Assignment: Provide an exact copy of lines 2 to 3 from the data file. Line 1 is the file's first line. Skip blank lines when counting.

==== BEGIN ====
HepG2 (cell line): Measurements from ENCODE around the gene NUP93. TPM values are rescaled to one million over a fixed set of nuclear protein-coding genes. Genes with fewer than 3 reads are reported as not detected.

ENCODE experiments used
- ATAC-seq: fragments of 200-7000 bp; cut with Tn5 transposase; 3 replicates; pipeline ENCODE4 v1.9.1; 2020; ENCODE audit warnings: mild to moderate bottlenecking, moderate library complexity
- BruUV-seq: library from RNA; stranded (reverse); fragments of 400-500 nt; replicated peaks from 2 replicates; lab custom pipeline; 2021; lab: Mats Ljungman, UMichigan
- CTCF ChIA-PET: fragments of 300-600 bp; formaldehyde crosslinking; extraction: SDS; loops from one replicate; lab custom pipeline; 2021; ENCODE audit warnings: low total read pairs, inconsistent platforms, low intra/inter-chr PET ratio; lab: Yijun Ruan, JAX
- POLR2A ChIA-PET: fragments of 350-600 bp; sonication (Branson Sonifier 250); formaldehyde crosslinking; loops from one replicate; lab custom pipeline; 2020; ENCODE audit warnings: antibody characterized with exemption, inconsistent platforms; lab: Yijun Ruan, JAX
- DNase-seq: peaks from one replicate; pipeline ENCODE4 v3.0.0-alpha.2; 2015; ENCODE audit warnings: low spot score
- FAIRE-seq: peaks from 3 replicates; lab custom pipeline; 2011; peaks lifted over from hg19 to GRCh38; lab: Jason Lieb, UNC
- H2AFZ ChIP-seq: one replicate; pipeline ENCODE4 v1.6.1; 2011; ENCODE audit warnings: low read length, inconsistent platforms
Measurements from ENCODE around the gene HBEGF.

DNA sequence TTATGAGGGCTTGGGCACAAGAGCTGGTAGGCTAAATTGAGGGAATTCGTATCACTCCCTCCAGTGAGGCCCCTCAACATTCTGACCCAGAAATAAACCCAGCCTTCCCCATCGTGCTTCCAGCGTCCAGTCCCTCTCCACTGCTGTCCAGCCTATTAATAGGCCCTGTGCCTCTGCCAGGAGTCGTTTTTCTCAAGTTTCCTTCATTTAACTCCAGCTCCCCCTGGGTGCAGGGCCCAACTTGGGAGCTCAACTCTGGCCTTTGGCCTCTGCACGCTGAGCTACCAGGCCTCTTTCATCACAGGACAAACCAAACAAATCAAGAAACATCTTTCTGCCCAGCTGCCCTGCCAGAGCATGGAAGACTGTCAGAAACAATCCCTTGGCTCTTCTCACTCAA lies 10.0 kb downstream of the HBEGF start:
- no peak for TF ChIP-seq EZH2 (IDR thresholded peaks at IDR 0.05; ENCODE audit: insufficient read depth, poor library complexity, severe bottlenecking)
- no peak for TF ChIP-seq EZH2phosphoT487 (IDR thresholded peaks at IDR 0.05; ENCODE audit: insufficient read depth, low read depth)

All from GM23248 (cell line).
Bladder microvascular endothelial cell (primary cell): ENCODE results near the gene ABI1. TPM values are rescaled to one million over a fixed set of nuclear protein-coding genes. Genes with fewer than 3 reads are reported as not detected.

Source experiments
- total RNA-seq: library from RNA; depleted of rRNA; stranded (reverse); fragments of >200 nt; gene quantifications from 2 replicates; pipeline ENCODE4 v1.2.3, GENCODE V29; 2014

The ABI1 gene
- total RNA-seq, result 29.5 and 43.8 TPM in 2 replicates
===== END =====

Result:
ENCODE experiments used
- ATAC-seq: fragments of 200-7000 bp; cut with Tn5 transposase; 3 replicates; pipeline ENCODE4 v1.9.1; 2020; ENCODE audit warnings: mild to moderate bottlenecking, moderate library complexity